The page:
New Perspectives  

With three separate Lucian Freud exhibitions currently on, Graham Hooper took time to visit and here is his review of these contrasting shows.

LLucian Freud would have been 100 this year, and that’s a good excuse to look back over his life and work, but especially his work, as the two have a rather nasty habit of getting entangled in each other. There is certainly a need and clearly a desire for new perspectives on his painting. The current shows of his work – and there are in fact three Lucian Freud exhibitions on in London at the time of writing – aim to take a fresh look at the established master of twentieth century British figurative painting.

There are a few of ways of undertaking such a task, one being to present the work thematically rather than chronologically (or indeed the opposite approach), and this is the stance that the National gallery adopts in its current headline show, “Lucian Freud: New Perspectives” (until 22 January 2023). The other angle is to focus in on a specific reoccurring strand and explore it in depth, across a whole career, and this is the method used by the Garden Museum (Lucian Freud: Plant Portraits, until 5th March 2023, and Horses & Freud at Ordovas, London until 22nd December this year).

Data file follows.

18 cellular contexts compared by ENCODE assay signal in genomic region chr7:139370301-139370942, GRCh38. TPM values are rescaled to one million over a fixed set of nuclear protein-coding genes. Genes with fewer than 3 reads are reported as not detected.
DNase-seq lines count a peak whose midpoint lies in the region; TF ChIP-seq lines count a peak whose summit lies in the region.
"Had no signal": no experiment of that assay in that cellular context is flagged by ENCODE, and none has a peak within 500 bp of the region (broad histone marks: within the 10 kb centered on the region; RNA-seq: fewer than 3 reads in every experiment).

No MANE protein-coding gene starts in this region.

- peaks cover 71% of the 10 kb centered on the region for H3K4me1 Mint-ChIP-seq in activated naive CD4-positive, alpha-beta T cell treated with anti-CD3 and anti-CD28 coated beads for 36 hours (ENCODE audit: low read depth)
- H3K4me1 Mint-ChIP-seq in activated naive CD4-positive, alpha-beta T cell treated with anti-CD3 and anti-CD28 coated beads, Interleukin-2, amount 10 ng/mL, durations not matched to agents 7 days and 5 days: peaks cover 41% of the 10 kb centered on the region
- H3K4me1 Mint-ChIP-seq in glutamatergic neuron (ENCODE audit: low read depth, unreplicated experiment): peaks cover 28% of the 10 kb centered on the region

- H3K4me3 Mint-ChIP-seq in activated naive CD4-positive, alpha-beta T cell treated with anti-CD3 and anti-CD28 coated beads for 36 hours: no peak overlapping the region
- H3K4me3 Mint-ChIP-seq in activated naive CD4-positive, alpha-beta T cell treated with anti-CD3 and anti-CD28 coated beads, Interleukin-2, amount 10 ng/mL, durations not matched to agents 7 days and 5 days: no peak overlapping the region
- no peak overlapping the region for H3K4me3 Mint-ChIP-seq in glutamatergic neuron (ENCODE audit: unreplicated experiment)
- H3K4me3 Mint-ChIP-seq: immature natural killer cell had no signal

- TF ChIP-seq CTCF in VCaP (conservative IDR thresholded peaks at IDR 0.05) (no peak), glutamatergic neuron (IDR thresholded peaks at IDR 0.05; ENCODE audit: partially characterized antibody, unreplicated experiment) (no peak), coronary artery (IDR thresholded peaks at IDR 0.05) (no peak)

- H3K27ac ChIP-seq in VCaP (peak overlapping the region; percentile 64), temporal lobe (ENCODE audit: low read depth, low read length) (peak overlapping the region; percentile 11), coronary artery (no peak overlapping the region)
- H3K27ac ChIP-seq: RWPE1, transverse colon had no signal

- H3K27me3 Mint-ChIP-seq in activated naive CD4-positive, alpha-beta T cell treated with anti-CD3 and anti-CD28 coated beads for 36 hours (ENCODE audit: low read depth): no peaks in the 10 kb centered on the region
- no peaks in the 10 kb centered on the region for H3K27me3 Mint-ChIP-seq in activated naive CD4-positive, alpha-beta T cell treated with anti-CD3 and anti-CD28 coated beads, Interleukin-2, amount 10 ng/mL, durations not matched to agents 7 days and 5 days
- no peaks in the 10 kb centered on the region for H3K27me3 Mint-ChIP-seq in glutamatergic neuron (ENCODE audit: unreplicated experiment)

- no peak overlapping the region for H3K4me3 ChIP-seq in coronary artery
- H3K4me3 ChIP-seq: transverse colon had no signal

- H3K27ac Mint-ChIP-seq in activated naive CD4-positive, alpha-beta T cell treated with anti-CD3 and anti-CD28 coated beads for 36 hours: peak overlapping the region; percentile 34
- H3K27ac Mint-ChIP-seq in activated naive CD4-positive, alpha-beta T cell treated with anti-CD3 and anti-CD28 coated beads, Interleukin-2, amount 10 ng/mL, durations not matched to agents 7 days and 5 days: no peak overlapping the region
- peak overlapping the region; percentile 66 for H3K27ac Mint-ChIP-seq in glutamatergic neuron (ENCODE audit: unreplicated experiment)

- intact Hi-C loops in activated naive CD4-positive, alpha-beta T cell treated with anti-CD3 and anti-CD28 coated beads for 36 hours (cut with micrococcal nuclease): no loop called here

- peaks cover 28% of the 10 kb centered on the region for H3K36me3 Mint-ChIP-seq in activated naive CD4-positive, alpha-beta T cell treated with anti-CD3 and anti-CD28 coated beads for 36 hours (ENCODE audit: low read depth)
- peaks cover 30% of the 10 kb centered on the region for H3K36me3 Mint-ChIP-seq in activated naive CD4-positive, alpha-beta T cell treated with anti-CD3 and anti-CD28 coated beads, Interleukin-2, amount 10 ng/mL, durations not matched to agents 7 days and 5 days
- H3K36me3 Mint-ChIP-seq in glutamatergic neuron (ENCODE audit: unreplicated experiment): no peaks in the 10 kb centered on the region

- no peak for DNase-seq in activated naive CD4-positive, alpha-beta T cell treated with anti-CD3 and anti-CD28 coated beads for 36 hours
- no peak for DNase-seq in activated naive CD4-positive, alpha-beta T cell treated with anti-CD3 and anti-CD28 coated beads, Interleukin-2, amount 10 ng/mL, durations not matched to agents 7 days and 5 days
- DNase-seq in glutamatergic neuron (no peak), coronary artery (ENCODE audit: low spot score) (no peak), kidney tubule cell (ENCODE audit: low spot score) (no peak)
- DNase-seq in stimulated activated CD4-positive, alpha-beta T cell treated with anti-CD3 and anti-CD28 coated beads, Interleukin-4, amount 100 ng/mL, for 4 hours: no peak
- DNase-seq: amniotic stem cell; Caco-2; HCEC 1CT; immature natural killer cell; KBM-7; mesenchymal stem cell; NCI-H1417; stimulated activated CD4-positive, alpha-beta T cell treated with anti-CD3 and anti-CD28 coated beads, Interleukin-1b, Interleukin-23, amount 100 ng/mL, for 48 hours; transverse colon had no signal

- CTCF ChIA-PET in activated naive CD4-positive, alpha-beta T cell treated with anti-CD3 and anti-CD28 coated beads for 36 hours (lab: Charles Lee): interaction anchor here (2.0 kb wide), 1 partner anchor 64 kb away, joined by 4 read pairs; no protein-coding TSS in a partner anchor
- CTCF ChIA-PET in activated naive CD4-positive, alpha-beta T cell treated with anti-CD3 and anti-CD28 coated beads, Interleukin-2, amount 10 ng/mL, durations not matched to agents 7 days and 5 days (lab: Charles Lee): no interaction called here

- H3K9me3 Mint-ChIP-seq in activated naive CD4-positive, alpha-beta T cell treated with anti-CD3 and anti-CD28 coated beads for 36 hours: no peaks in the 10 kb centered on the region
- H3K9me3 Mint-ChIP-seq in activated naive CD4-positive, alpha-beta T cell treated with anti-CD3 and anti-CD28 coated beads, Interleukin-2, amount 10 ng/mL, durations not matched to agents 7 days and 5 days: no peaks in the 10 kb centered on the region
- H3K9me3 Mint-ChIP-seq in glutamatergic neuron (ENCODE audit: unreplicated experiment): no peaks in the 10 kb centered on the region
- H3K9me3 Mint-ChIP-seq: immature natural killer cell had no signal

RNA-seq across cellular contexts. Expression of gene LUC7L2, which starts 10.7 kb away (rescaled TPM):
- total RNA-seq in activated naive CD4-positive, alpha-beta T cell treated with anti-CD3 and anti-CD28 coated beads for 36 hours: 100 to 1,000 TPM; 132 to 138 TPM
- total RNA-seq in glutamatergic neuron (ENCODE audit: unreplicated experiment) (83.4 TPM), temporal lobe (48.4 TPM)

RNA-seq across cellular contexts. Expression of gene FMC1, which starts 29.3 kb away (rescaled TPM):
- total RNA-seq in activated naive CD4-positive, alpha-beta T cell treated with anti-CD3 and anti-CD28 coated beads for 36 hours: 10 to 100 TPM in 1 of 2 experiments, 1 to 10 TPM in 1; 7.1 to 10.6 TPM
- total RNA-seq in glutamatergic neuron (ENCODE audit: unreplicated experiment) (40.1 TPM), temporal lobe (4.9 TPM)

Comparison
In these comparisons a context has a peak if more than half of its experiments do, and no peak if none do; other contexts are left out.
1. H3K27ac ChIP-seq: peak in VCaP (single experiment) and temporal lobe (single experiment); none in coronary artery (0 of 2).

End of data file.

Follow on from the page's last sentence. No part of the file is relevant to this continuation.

Freud continues to fascinate and indeed seduce audiences because he is at one and the same time so accessible (these are traditional portraits, or still-life studies after all, and so don’t present the challenge that abstraction might) but also seemingly so distant as a figure, a personality. The life he led is so very different from that of most people, artists included, that the National Gallery sets out it’s stall early on, in a wall caption, “This exhibition acknowledges Freud’s complexity as a person”, which is putting it mildly. From a wealthy background he led a privileged life, enjoying a heady lifestyle and by all accounts might not always have been the most reliable of husbands, choosing instead to set his own course, rejecting the need for convention. There is no doubt that spectators flock to see his often-monumental paintings for this very reason. They, we, are intrigued to see what is possible once you live without recourse to any social norms or obligations, but yet the National Gallery is asking us to set this aside, as if the two sides of Freud’s persona (not just his character or personality) can be separated. His insistence on tradition in some regards (the use of oil paint on canvas, etching and drawing, the sustained practice of first-hand recording from direct observation) contrasts with his otherwise very exceptional routine.